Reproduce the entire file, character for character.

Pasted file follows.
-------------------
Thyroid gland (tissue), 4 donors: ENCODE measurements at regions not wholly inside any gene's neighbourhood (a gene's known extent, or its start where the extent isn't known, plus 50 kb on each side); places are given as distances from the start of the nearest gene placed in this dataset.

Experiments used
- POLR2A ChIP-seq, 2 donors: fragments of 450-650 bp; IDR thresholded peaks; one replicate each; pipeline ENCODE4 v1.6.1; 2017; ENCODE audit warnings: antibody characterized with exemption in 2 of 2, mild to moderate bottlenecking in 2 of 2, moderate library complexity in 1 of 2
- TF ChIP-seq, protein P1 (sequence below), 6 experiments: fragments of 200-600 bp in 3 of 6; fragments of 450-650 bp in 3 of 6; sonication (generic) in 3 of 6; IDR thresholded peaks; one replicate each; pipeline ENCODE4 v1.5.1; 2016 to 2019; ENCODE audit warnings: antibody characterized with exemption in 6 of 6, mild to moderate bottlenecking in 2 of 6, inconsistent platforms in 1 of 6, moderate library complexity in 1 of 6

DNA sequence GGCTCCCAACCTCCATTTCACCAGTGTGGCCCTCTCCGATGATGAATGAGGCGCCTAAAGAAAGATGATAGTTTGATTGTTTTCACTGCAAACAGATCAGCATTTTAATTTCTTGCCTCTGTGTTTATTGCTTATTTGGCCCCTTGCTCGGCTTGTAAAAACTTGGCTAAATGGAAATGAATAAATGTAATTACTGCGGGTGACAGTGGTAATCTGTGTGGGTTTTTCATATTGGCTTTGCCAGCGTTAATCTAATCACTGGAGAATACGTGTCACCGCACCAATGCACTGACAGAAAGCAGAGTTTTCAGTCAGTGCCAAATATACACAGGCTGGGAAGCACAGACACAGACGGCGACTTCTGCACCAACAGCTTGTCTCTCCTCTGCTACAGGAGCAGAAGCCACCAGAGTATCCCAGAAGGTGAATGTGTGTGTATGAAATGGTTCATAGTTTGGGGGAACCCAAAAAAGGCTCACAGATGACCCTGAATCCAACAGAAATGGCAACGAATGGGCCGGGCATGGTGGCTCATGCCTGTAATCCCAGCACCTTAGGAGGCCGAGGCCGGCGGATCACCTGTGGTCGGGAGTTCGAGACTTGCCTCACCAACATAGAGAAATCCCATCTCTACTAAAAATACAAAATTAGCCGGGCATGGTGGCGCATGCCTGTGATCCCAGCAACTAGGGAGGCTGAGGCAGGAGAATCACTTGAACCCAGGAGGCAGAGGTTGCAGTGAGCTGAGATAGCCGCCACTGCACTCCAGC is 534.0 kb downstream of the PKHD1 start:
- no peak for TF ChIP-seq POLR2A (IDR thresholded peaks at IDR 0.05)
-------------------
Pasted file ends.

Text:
Thyroid gland (tissue), 4 donors: ENCODE measurements at regions not wholly inside any gene's neighbourhood (a gene's known extent, or its start where the extent isn't known, plus 50 kb on each side); places are given as distances from the start of the nearest gene placed in this dataset.

Experiments used
- POLR2A ChIP-seq, 2 donors: fragments of 450-650 bp; IDR thresholded peaks; one replicate each; pipeline ENCODE4 v1.6.1; 2017; ENCODE audit warnings: antibody characterized with exemption in 2 of 2, mild to moderate bottlenecking in 2 of 2, moderate library complexity in 1 of 2
- TF ChIP-seq, protein P1 (sequence below), 6 experiments: fragments of 200-600 bp in 3 of 6; fragments of 450-650 bp in 3 of 6; sonication (generic) in 3 of 6; IDR thresholded peaks; one replicate each; pipeline ENCODE4 v1.5.1; 2016 to 2019; ENCODE audit warnings: antibody characterized with exemption in 6 of 6, mild to moderate bottlenecking in 2 of 6, inconsistent platforms in 1 of 6, moderate library complexity in 1 of 6

DNA sequence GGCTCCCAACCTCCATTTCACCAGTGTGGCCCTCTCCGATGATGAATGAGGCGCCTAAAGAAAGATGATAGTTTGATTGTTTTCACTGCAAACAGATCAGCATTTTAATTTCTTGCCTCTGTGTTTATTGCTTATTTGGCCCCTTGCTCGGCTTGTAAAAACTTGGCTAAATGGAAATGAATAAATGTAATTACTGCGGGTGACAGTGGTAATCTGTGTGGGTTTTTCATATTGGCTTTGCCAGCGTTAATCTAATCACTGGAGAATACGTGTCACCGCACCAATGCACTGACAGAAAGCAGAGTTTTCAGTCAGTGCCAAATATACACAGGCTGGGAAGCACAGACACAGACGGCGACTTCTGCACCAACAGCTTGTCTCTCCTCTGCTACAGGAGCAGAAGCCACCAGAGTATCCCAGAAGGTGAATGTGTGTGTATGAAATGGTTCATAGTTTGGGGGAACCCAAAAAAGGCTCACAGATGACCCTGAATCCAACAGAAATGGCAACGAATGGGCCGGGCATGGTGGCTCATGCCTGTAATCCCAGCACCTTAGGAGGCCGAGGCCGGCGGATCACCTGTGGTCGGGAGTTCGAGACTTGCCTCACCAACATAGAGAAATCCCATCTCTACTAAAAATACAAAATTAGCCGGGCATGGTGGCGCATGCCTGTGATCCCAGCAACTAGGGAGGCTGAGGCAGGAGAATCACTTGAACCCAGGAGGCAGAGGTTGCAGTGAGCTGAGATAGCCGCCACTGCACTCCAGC is 534.0 kb downstream of the PKHD1 start:
- no peak for TF ChIP-seq POLR2A (IDR thresholded peaks at IDR 0.05)